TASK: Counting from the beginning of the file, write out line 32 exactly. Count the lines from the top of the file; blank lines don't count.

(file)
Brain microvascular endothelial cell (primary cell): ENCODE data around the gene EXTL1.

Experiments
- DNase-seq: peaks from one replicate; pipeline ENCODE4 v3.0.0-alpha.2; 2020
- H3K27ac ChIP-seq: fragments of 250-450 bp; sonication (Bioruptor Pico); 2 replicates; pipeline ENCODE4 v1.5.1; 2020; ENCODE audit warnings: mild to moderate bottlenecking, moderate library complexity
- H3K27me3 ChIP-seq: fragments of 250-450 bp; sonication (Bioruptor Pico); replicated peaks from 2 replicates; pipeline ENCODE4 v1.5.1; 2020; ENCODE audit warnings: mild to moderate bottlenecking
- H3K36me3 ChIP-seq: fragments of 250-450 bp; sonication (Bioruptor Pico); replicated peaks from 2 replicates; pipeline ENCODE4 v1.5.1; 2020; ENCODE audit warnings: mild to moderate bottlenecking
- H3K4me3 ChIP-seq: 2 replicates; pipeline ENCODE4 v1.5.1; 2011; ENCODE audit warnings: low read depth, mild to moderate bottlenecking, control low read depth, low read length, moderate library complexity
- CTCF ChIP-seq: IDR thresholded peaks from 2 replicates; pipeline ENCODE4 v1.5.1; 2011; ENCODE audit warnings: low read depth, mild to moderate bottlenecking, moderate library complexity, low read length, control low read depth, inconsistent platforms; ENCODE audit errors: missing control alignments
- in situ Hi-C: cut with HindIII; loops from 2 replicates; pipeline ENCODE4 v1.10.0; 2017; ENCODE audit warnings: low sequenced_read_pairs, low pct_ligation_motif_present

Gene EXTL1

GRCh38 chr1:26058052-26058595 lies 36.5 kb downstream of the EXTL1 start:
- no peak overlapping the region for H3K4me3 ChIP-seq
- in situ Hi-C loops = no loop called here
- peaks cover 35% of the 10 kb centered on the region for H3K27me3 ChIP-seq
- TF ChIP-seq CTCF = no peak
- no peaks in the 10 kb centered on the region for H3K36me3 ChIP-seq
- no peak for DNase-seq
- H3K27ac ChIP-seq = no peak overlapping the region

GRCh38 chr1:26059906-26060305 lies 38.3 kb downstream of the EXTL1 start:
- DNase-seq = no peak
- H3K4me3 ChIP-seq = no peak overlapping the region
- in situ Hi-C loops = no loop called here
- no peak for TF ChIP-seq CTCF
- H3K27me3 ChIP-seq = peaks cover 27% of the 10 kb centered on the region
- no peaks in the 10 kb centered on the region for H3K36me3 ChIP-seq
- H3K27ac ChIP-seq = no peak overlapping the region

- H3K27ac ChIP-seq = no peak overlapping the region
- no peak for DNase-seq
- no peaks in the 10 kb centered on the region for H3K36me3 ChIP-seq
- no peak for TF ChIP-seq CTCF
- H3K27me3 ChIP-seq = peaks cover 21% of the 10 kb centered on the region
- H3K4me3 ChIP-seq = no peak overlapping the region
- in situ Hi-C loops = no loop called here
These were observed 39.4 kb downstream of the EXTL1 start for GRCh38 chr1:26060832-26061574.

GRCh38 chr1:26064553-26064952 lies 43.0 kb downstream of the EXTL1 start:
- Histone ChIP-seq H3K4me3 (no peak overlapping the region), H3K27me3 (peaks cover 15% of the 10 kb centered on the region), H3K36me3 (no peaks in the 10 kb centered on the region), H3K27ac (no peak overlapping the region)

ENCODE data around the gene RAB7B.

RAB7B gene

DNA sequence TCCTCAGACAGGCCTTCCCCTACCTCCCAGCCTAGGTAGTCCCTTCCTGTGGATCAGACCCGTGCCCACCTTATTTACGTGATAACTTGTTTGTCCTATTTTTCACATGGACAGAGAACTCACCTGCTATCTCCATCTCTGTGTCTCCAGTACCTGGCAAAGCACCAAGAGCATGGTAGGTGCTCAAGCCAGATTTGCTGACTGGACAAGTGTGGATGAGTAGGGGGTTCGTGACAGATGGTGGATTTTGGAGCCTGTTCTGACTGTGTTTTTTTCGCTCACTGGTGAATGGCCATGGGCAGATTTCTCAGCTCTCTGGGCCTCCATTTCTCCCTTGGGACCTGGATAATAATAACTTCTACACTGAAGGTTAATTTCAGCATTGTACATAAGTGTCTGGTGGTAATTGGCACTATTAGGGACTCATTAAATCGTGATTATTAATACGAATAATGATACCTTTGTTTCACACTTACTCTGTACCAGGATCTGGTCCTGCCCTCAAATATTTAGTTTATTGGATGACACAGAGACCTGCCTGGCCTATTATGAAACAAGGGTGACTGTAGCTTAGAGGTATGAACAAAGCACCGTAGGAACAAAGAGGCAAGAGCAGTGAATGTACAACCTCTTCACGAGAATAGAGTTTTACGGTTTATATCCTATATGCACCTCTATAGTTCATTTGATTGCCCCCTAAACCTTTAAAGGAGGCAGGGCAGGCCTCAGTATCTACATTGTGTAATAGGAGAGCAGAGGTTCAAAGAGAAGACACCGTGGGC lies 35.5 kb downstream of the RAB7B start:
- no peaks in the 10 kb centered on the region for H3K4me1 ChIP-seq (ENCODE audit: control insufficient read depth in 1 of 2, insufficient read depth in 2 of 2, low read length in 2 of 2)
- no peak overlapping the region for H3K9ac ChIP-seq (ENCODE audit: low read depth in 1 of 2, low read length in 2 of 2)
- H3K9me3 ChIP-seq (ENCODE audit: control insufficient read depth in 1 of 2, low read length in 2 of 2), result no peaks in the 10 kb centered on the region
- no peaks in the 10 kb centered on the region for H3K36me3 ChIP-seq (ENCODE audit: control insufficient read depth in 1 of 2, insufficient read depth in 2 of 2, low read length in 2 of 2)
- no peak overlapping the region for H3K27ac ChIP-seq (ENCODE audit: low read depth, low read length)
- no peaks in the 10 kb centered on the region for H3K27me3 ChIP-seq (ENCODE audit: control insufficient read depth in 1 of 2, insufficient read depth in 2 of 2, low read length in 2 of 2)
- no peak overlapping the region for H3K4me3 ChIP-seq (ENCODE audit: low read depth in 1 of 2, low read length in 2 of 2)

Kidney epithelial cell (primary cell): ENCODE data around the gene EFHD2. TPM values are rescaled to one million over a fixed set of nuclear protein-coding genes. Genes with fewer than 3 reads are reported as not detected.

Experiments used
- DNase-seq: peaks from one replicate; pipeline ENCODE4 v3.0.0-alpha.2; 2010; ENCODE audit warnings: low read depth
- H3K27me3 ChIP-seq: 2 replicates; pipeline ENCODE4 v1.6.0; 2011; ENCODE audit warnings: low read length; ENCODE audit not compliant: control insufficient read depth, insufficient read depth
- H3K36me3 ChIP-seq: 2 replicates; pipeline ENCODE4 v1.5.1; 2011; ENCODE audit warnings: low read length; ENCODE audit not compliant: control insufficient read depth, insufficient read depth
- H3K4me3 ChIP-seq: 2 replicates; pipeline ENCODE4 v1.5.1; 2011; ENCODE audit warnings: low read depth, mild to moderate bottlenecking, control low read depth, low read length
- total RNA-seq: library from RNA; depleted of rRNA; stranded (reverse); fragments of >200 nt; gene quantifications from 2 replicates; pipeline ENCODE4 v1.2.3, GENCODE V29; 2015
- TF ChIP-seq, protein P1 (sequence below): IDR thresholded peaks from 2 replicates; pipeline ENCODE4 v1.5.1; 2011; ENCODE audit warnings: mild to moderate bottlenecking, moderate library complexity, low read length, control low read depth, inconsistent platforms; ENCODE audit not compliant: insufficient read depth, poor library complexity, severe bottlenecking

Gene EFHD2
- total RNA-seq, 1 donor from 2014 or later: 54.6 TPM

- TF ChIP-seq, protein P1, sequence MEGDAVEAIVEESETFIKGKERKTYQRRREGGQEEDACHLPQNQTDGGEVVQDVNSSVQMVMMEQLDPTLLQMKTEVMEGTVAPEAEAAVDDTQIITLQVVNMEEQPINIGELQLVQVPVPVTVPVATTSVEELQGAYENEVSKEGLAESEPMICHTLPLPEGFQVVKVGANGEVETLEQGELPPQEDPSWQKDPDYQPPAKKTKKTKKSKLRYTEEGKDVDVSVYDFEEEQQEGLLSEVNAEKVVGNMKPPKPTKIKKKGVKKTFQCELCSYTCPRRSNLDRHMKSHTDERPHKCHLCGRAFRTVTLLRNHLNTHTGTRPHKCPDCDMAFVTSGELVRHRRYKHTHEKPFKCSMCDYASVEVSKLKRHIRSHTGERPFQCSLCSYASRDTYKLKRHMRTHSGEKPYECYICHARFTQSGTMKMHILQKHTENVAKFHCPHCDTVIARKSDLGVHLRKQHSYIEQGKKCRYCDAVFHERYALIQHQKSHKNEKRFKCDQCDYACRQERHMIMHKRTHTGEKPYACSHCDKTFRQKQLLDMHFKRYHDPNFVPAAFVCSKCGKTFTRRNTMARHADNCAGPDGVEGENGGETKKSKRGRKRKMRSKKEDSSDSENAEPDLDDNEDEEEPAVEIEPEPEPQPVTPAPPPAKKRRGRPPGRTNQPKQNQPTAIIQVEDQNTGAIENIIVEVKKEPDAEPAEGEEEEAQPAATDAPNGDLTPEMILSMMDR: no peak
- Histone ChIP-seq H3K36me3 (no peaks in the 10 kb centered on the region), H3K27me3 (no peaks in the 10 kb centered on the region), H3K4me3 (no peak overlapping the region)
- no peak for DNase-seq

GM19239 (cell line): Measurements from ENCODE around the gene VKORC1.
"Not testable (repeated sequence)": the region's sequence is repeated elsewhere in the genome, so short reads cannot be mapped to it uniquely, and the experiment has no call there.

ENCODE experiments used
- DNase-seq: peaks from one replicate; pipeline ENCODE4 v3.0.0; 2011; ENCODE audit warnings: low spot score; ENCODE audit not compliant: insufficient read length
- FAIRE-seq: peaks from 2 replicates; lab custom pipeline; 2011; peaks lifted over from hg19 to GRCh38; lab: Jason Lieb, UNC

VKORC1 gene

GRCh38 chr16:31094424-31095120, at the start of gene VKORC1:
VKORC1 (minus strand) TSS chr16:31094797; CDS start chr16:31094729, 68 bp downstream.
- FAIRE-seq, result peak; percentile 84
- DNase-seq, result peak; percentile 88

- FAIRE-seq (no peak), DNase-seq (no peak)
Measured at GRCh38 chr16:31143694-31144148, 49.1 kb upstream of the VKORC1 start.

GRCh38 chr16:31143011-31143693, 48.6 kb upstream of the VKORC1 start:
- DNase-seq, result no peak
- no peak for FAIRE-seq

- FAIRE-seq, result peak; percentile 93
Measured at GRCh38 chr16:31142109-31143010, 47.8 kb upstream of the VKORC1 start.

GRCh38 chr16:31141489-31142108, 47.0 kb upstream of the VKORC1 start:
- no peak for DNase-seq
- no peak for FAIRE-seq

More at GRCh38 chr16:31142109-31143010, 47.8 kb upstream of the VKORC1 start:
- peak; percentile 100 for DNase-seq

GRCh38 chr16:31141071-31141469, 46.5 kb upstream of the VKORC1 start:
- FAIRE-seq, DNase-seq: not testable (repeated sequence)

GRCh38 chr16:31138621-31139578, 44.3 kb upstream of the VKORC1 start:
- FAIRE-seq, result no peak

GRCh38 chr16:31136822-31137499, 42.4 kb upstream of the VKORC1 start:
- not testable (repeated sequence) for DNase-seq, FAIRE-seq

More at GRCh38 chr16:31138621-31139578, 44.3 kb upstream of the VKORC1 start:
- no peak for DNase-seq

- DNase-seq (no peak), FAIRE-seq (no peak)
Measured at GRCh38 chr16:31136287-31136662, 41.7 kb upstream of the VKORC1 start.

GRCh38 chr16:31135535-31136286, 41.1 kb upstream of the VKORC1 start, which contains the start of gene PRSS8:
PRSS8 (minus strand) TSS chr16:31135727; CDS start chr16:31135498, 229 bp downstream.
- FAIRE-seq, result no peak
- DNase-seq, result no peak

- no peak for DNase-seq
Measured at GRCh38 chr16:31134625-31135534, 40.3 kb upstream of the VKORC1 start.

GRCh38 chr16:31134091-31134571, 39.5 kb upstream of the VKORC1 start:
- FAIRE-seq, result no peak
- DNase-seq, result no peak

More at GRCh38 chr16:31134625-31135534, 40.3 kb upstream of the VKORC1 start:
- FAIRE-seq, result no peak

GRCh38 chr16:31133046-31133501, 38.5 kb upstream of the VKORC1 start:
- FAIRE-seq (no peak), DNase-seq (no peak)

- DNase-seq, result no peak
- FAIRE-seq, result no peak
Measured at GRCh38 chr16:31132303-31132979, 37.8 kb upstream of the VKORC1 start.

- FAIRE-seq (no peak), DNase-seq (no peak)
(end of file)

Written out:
- H3K4me3 ChIP-seq = no peak overlapping the region